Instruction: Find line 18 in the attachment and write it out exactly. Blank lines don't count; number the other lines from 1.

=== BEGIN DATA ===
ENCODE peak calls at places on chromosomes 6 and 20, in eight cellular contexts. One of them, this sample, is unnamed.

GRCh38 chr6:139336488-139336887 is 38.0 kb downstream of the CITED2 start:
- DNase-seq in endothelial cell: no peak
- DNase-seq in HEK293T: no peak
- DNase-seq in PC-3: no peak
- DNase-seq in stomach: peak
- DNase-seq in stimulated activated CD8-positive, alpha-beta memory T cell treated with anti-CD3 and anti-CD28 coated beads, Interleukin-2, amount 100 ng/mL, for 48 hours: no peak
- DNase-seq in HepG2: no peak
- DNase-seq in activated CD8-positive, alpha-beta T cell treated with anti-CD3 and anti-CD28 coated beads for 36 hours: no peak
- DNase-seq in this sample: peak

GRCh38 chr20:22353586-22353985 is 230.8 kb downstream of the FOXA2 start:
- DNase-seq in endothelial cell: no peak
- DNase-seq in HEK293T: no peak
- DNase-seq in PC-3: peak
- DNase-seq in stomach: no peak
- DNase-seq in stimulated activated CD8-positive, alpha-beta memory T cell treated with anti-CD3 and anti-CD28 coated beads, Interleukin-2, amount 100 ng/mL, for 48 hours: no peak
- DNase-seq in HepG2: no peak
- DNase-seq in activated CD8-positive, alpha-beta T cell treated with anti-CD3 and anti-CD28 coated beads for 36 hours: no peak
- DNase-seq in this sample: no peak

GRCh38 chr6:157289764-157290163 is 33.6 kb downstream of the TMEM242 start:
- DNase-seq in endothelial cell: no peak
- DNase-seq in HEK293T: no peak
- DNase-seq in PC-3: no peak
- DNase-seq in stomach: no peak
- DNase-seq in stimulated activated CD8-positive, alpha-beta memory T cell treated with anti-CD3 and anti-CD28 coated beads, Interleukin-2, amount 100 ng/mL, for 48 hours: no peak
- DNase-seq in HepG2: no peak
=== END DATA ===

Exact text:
- DNase-seq in activated CD8-positive, alpha-beta T cell treated with anti-CD3 and anti-CD28 coated beads for 36 hours: no peak